The Church Knights from The Elenium by David Eddings are Paladins, though it can be hard to see through their worldly tarnish on the Pandion, Genidian and Alcione knights. Cyrinic Knights are closest to the ideal, being the most religious and having shiny armour to boot. The manner of their Preceptor Abriel's death — charging a 300+ foot monster — is very Paladin.
The Knights of Solomnia are the closest equivalent in Dragonlance and their Dungeons and Dragons tie-ins provide rules that essentially make this character a paladin equivalent (though there are different orders with different emphases in terms up fighting skill, leadership and divine power).
The protagonists of Domina are referred to as Paladins, specifically because it seems like it will "sell." Derek is closest in powerset; he's The Hero and a Barrier Warrior.
Adventure Hunters: Artorius used to be one of these but he was branded with the Sigil of Disgrace for a mysterious reason. Now he works as a treasure hunter.
Have Gun — Will Travel was an American western television series that ran from 1957 to 1963, starring Richard Boone as Paladin, a gentleman gunfighter and West Point educated former army officer who worked as a "fixer" of sorts, settling disputes and solving problems that would normally escalate into unnecessary violence.
Alluded to/played within an episode of Bones, where Booth rescues a young boy by gaining his trust with his family code word, which happens to be "Paladin". Booth is sort of a Paladin, only without magic powers.
Of all the Knightly-courts of early Christian Era, perhaps none is more well known than that of King Arthur, and of course of all of his knights, none embodied the ideals of a Paladin quite so perfectly, right down to the stupid part of being Lawful Stupid, as Lancelot Du Lac.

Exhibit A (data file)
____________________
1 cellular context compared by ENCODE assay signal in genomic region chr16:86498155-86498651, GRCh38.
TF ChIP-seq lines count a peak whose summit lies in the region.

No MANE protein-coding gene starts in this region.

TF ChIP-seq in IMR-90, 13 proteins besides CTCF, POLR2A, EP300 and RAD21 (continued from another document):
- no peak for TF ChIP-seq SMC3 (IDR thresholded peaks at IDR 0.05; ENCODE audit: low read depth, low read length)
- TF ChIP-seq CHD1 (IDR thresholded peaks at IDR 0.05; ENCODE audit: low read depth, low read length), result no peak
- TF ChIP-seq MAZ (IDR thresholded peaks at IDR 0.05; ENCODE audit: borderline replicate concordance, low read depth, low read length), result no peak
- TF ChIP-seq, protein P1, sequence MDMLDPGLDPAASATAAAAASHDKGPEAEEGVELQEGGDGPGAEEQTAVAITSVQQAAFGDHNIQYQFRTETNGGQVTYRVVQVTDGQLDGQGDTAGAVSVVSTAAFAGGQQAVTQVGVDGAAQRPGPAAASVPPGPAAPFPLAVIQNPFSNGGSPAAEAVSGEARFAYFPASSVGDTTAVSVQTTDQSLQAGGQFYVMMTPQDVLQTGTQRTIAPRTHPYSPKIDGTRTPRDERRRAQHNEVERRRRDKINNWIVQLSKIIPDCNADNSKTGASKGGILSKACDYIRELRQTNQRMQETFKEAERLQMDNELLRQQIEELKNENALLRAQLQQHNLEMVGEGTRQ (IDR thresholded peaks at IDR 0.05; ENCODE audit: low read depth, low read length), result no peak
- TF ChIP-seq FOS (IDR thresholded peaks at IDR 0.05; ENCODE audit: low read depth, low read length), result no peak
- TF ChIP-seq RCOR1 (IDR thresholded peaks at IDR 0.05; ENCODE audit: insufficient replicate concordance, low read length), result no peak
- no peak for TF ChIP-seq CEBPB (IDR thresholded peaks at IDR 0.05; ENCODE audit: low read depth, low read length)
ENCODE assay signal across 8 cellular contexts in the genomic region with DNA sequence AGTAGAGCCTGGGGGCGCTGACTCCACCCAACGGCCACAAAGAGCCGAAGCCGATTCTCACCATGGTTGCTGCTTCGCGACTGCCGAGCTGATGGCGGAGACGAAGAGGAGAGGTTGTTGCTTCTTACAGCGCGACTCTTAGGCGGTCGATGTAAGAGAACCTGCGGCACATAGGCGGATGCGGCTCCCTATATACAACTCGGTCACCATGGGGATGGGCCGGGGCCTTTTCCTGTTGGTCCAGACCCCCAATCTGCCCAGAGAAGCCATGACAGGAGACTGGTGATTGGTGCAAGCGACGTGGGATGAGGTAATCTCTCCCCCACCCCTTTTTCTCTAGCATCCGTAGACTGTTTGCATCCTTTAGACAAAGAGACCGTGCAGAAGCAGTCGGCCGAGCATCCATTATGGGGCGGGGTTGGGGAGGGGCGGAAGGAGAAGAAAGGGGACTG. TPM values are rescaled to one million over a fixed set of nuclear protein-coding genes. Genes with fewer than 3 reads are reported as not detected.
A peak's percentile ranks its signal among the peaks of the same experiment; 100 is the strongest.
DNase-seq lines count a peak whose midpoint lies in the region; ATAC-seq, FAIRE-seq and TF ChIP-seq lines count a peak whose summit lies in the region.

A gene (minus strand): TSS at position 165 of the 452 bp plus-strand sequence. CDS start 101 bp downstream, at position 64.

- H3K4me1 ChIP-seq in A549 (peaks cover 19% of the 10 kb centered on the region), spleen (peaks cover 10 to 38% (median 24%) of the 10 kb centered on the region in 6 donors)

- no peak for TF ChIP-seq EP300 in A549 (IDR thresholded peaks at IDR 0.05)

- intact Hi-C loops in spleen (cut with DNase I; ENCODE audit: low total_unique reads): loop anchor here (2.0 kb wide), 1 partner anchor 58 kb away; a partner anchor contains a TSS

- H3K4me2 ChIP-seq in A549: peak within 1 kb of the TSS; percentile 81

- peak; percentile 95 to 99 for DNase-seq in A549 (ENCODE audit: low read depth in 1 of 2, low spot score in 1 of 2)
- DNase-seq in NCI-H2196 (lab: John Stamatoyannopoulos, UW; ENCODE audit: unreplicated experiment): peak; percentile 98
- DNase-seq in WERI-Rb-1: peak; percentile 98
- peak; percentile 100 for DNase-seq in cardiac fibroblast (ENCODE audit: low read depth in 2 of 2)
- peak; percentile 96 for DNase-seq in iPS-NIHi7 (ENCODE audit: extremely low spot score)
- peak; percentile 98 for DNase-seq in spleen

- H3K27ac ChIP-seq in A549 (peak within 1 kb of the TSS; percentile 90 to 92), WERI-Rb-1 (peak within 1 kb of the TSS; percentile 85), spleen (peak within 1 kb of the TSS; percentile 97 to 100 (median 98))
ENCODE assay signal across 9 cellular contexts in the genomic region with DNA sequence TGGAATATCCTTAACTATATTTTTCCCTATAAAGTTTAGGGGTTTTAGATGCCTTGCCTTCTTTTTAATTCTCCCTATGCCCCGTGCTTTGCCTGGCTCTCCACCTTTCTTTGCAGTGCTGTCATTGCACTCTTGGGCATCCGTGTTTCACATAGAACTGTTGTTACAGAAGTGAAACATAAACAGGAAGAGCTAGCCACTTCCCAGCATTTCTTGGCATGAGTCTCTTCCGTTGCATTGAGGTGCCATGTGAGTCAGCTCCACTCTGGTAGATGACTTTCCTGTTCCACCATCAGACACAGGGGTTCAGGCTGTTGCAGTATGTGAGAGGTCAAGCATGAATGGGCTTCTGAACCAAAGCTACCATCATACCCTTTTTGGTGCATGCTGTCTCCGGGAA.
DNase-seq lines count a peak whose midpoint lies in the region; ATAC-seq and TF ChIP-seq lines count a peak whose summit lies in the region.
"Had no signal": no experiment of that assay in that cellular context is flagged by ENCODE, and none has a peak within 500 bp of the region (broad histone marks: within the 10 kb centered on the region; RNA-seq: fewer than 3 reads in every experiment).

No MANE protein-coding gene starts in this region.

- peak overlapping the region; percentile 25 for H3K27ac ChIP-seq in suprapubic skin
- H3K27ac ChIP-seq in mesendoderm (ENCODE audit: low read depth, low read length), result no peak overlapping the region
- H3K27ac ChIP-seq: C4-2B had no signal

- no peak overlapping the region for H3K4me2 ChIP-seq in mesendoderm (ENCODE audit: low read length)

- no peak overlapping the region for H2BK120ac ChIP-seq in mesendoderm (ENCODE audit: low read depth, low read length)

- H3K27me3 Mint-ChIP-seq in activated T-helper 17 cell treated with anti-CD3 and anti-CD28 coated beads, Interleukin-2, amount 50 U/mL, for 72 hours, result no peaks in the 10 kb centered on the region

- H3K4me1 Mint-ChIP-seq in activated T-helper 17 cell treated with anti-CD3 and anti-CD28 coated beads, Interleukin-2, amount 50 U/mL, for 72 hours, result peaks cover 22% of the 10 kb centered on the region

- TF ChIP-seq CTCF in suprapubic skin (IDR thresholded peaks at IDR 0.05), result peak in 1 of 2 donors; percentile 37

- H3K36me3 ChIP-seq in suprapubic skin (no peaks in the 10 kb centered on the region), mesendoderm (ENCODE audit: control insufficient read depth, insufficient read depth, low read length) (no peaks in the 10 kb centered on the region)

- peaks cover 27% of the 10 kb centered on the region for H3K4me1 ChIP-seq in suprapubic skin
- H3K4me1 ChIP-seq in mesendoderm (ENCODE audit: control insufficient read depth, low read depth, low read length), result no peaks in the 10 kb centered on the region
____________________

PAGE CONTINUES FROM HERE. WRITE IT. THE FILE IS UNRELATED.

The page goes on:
Please note, this is in reference to the actual Historical/Mythological figures, and not the figures as popularized on modern television.
Pathfinder, as a continuation of the d20 System D&D line, also has the classic paladins. They're a bit beefed-up compared to what they were in 3.5.
Paladins in the 4th Edition of Dungeons & Dragons do not follow the Always Lawful Good restriction: instead, Paladins are servants of any god, and they follow the tenets laid forth by that god rather than follow an alignment. Paladins in the Essentials line for 4th Edition choose a Virtue (such as Sacrifice and Valor) and have options within that virtue (though Sacrifice Paladins fit the usual Always Lawful Good bill).
Pretty much all additions of Dungeons & Dragons also have an inversion of the paladin trope; some variation of an "anti-paladin", a mirror image of the paladin that replaces "good" with "evil" and "holy" with "unholy". 3e had a Prestige Class called the Blackguard (which could include fallen paladins) as well as the Paladin of Tyranny (Lawful Evil) and the Paladin of Slaughter (Chaotic Evil). Pathfinder went back to using straight anti-paladins, and 4th edition makes the issue moot by allowing your paladin to be dedicated to any extreme alignment.
There's Cavaliers (fit the bill for just about anything but tend to Lawful Good), the Blackguard (True Neutral, featured first in Heroes of Shadow) and Gray Guards (Paragon Path, requires training in Insight and Intimidation) in 4th Edition. Besides, Paladins can take things like Power of Death, Power of Winter (from the True Neutral Goddess of Death Raven Queen), Power of Tyranny and Power of Strife (from Asmodeus and Tiamat, both Lawful Evil) and Power of Venoms (Neutral Evil Zehir). Paladins are more of a "Holy Champion of a God, no matter what God", much like the Angels in the Points Of Light setting.